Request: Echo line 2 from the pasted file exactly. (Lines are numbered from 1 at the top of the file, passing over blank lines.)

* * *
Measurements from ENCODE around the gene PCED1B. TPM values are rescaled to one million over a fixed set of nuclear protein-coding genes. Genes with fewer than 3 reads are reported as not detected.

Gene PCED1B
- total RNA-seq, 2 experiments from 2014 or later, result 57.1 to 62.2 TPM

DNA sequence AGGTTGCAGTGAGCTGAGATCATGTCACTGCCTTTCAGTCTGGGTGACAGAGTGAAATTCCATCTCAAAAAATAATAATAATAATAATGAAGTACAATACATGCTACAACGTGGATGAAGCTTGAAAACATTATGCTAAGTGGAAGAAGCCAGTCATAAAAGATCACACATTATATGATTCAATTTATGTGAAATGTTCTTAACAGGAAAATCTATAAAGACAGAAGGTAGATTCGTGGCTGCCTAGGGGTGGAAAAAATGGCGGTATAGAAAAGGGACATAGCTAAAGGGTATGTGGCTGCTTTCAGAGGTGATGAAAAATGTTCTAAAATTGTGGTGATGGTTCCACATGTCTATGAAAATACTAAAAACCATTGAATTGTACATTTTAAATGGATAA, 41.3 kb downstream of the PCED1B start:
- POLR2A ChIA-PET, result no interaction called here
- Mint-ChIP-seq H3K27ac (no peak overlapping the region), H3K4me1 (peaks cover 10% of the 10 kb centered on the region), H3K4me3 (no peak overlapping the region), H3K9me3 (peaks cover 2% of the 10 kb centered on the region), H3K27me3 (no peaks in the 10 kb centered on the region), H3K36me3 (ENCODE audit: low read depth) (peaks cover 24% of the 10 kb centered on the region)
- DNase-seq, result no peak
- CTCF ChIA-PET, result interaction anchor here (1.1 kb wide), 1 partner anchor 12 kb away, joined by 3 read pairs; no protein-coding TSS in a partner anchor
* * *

Gene PCED1B